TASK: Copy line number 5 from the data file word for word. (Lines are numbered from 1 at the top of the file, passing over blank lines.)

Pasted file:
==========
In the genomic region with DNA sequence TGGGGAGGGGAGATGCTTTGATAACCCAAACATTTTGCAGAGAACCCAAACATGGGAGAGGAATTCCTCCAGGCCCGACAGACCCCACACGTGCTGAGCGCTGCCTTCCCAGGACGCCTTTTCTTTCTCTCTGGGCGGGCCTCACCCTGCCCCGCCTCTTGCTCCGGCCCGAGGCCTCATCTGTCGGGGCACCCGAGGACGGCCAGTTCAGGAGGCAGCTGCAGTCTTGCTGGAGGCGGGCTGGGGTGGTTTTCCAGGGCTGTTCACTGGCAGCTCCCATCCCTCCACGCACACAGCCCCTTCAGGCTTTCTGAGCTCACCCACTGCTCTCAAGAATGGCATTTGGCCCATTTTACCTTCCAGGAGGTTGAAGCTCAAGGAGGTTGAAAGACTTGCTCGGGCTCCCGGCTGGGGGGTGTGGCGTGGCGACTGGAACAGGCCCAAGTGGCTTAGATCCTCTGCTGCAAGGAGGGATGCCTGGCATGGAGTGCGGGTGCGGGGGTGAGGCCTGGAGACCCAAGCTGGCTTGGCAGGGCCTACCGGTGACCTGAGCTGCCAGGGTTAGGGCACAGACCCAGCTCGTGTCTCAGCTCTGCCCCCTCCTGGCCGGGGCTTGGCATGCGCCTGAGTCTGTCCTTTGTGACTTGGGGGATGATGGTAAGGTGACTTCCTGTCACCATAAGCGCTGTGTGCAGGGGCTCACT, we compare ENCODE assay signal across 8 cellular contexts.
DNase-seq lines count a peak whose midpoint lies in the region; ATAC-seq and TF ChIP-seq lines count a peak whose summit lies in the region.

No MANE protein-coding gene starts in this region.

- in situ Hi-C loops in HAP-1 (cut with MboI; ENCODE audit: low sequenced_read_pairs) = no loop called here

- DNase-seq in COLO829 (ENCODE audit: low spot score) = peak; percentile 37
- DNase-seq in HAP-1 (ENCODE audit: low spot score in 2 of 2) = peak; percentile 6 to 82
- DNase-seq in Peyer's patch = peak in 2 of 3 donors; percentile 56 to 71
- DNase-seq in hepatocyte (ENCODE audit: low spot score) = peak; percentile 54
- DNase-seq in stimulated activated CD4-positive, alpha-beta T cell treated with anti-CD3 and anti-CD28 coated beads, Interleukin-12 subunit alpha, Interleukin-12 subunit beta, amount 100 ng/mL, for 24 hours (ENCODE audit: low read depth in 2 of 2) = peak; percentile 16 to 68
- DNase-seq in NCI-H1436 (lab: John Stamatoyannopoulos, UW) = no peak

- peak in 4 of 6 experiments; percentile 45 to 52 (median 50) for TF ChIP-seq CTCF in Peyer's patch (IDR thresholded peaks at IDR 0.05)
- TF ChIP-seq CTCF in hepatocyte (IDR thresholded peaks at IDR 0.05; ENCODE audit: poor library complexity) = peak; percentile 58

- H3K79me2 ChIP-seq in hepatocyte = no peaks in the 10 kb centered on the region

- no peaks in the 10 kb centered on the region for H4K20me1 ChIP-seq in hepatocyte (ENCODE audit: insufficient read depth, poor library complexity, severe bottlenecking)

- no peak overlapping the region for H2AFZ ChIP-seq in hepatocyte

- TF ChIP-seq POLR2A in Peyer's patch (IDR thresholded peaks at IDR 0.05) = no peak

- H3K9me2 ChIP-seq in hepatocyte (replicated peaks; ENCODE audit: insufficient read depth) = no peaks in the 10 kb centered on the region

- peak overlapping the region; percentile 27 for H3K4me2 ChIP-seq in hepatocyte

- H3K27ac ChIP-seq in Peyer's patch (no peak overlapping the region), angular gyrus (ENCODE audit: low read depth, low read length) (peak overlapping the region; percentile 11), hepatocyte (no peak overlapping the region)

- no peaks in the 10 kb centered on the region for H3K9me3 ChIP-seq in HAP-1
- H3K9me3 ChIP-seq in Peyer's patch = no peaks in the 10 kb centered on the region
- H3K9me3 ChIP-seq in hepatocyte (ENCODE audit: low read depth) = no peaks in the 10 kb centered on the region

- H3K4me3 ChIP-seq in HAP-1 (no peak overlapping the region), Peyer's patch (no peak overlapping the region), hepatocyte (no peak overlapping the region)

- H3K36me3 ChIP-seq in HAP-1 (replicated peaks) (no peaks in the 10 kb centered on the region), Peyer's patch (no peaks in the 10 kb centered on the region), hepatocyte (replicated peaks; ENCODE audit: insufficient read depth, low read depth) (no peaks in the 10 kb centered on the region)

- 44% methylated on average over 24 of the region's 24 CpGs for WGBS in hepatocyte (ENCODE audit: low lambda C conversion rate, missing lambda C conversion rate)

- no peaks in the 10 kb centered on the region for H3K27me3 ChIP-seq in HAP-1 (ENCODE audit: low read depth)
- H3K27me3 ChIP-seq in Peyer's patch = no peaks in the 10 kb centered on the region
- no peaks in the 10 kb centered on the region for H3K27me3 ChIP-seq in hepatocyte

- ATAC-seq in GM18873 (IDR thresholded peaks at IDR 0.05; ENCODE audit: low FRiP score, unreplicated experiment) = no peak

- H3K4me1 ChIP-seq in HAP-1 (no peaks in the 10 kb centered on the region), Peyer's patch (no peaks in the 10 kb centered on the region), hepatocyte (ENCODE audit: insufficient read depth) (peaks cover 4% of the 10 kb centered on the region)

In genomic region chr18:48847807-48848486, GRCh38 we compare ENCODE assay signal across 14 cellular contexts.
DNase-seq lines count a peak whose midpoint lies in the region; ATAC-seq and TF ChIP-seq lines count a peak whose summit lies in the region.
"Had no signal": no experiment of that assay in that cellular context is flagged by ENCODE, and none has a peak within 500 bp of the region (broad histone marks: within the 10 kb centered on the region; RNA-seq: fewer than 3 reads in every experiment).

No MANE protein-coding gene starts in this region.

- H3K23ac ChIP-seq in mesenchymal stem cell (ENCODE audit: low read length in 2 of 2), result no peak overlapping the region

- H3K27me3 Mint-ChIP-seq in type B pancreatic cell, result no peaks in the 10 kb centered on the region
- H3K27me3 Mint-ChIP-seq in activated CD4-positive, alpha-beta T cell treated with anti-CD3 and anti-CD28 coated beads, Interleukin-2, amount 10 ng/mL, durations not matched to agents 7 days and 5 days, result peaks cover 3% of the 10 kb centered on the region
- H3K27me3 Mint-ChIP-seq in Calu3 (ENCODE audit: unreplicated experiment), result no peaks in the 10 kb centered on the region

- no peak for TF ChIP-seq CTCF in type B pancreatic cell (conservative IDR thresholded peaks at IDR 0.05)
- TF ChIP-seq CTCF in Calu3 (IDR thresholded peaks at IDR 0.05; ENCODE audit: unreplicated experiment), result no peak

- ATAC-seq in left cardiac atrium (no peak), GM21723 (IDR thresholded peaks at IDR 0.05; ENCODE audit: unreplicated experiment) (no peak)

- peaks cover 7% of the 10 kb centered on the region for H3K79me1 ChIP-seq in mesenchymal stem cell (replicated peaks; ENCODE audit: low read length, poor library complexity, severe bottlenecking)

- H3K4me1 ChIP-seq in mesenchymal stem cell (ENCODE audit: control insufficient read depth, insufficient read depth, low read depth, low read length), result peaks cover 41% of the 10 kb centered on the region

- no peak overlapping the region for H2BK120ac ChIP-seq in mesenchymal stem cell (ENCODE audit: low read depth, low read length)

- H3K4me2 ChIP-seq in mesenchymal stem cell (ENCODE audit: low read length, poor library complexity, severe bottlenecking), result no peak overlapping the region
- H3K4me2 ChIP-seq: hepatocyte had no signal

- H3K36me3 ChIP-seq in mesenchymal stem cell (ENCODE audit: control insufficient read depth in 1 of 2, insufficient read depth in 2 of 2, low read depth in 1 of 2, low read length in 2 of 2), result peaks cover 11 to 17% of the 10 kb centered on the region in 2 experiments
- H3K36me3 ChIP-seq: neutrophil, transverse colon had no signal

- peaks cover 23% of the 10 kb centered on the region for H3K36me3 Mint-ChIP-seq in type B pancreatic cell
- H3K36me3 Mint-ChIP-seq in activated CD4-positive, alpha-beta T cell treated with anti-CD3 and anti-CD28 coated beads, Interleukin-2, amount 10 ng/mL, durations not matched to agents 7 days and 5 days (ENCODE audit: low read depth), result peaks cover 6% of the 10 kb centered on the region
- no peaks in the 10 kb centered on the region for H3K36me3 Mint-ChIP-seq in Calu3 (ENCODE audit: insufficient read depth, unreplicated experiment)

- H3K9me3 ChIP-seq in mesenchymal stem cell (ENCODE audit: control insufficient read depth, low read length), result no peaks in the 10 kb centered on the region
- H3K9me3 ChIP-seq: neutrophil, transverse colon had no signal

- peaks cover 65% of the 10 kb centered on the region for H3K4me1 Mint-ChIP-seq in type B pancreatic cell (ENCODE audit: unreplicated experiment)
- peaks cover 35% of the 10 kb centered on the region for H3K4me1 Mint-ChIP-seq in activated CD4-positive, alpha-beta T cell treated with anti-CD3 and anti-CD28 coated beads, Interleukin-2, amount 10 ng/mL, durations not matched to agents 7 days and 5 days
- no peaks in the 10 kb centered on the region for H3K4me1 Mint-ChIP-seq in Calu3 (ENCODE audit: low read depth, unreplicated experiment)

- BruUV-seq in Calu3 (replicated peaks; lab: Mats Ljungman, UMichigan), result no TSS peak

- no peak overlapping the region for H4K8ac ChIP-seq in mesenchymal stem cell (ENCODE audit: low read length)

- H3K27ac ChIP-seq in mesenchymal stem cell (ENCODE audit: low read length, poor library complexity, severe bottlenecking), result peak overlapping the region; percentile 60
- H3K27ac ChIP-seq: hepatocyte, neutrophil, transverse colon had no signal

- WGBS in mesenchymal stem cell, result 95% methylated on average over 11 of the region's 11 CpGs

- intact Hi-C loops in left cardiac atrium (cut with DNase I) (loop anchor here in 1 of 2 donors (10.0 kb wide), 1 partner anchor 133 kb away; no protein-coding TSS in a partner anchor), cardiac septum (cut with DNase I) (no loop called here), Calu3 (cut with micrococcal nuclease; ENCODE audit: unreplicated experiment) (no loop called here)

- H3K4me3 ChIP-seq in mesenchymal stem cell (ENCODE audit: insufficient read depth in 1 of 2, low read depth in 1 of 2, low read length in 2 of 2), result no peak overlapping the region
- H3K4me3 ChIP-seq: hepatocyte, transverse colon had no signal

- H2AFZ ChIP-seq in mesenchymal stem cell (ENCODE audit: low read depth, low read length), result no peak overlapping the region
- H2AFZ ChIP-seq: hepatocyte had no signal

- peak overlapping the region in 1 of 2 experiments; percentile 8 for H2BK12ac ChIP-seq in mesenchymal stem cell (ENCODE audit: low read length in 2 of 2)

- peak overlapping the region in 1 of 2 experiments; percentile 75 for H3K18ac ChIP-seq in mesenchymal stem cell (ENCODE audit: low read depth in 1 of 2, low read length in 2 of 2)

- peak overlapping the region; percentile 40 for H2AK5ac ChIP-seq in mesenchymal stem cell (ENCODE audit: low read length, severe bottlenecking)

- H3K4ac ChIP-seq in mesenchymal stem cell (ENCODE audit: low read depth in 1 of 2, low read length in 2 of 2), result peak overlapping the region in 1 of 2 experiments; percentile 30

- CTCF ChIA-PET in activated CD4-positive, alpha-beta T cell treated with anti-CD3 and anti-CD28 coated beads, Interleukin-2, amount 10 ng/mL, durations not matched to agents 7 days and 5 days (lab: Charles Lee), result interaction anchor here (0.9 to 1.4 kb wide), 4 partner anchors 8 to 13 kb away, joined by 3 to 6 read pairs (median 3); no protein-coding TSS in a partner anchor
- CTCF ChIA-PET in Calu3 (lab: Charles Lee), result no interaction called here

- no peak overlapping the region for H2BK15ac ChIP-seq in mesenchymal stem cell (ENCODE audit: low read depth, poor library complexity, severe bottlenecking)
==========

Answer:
- DNase-seq in COLO829 (ENCODE audit: low spot score) = peak; percentile 37